Wednesday, March 14, 2012

Pet Obesity Lap of Love Dana Lewis


Obesity has become an extremely important health problem not just for humans but for dogs and cats as well. Obesity in pets is associated with joint problems, diabetes mellitus, trouble breathing, and decreased life span.  The fifth annual veterinary survey found 53 percent of adult dogs and 55 percent of cats to be classified as overweight or obese by their veterinarian. That equals 88.4 million pets that are too heavy according to veterinarians.

Why Obesity is Bad

A common justification for over-feeding treats is that a pet gets so much joy from eating treats, but your pet certainly loses both quality and quantity when it is overweight. Here are some of problems that obese animals must contend with:

The over-weight animal has extra unneeded stress on joints, including the discs of the vertebrae, leading to the progression of joint degeneration and creation of more pain.  Breeds very prone to disc disease include all the short long dogs:  Dachshunds, Bassets, Corgis, etc. Weight management alone decreases and can even eliminate the need for arthritis medications. Then you end up in a vicious cycle as fatter pets also have poorer mobility, which leads to greater obesity.

Reduced Life Span
A study of age-matched dogs found that the dogs that were slightly underfed compared to normal to overweight dogs lived an average of 2.5 years longer than their overweight counterparts.
Respiratory Distress
The obese pet has a thick layer of blubber around the chest and having had less exercise, lower muscle mass and tone. This makes the pet less able to take deep breaths as more work is required to move the respiratory muscles. Areas of the lung cannot fully inflate. The pet also overheats more easily. Many cases of tracheal collapse can be managed with only weight loss!

Increased Surgical/Anesthetic Risk
Obesity poses an extra anesthetic risk because drug dosing becomes less accurate. Additionally, anesthesia is suppressive to respiration and adding a constrictive jacket of fat makes proper air exchange even more difficult. Surgery in the abdomen is hampered by the difficulty of finding what you need to work on through all that nasty slick fat.
If The Pet Needs a Special Diet Later In Life Due To A Health Condition

If the pet should develop a condition where a therapeutic diet is necessary to improve quality and/or quantity of life, the pet that has been maintained primarily on a diet of table scraps may be unwilling to accept commercial pet food of any kind, including those for a specific disease process. This unwillingness to eat the new food will hamper successful care of the pet.
Diabetes Mellitus
Extra body fat leads to insulin resistance in cats just as it does in humans. In fact, obese cats have been found to have a 50% decrease in insulin sensitivity. Weight management is especially important in decreasing a cat’s risk for the development of diabetes mellitus.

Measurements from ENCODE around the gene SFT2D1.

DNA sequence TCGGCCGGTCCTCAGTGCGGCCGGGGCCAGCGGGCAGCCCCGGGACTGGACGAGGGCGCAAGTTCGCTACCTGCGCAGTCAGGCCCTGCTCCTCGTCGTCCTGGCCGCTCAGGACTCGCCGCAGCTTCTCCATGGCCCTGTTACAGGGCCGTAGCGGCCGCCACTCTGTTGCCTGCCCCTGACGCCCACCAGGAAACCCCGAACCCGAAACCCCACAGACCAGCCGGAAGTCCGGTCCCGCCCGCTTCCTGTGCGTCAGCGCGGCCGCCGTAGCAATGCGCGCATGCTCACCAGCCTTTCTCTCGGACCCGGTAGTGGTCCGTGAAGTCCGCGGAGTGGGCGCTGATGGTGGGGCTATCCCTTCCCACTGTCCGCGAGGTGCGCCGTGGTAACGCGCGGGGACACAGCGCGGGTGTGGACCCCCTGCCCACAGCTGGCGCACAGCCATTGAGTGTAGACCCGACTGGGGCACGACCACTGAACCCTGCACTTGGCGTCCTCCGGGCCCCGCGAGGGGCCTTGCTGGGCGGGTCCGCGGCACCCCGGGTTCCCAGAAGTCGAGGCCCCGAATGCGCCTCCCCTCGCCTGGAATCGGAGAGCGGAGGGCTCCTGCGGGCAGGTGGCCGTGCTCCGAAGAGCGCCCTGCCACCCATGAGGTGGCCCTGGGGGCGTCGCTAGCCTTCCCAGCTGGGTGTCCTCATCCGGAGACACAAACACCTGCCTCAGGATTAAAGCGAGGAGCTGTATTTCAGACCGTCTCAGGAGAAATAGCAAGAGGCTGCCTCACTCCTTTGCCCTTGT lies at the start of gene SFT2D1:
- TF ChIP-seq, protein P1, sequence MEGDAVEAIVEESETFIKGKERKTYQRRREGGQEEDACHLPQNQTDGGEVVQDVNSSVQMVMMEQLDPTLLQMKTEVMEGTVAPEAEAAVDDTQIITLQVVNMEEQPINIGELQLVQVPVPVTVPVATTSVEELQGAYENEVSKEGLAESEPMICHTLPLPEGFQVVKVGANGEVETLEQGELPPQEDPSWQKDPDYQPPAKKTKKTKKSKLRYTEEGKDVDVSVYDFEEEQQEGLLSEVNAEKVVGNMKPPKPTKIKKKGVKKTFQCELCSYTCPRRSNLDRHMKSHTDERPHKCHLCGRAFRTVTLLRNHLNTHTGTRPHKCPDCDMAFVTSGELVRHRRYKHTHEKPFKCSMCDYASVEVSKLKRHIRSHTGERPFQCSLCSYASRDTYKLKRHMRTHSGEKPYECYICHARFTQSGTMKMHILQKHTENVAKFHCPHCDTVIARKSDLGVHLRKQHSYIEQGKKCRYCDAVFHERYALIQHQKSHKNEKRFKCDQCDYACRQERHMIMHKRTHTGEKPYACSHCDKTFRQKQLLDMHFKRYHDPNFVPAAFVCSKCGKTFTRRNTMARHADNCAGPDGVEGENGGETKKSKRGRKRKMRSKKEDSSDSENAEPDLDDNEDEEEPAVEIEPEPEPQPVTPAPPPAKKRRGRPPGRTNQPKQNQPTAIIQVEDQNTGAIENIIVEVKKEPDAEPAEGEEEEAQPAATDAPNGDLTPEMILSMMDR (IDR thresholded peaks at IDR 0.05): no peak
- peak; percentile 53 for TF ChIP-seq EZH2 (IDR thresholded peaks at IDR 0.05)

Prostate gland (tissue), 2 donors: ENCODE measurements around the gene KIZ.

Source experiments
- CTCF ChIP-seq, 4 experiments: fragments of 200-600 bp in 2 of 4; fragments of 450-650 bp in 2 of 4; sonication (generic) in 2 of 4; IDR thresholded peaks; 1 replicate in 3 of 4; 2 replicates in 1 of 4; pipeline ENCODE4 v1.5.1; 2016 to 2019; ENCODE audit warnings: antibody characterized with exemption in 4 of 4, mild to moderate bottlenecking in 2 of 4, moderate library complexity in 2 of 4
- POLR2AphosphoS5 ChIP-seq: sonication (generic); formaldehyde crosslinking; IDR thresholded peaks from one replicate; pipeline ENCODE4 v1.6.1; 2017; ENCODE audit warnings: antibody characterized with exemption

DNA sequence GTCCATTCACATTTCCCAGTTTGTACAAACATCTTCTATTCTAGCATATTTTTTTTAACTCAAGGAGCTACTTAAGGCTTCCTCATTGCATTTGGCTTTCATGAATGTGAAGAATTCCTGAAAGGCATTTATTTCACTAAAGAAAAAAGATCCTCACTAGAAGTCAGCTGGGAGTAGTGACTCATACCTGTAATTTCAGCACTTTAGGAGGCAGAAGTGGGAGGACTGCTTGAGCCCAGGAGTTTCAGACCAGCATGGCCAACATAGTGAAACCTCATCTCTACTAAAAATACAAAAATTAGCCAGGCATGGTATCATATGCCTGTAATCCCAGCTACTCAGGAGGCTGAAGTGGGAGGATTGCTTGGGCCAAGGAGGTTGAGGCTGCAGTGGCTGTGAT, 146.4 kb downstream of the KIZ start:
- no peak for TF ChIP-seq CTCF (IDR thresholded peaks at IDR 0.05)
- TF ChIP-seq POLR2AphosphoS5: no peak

Hepatic Lipidosis (Fatty Liver Disease)
When an overweight cat has a sudden decrease in appetite or no appetite because of illness or psychological stress, body fat is mobilized to provide calories. Unfortunately, the cat’s liver was not designed to process such a large amount of body fat. The liver becomes filled with all that fat the body mobilizes and then fails. A stress that might have been relatively minor becomes a life-threatening disaster!

Why Did My Pet Get So Fat?

One might think weight management might be easier for a pet than it is for a human. After all, the pet relies completely on someone else for feeding and exercise so it should follow that if the humans in control can regulate feeding and exercise, the pet should lose weight, right? It seems like this would be true but, as with humans, there is tremendous individuality with how different pets store the food they have eaten. Here are some factors involved:

Slow Metabolism
Some pets do not burn calories efficiently; they simply have a slow metabolism. This might be genetic or it might be the result of a disease such as hypothyroidism or Cushing’s disease. Testing for health problems such as these is helpful to get the best treatment for resolution of the obesity.  As an initial step in obesity management, be sure to rule out health issues that might specifically cause obesity.  Once that is taken care of, the rest is up to you and your pet.

What Is A “Cup” Of Food?
When food packages refer to a certain number of cups of kibble being appropriate for a certain body weight, they are referring to an actual measuring cup. This may seem obvious but many mugs, coffee cups, and other scooping cups may not be equal to a cup. If you do not have a measuring cup for  your pet, you can often get one from your veterinarian’s office as most manufacturers of reducing diets for pets provide free cup measures.  You can also go to the dollar store and get a cheap set of baking measuring “cups” from 1/8 up to 1 cup. Those little ones make it so much easier to feed cats and small dogs since we have a tendency to “round” the measuring cup-which adds quite a bit as it is, and if you need to feed ¼ cup and you are using a full cup measure, you might be tempted to go to 3/8 in the cup instead of ¼.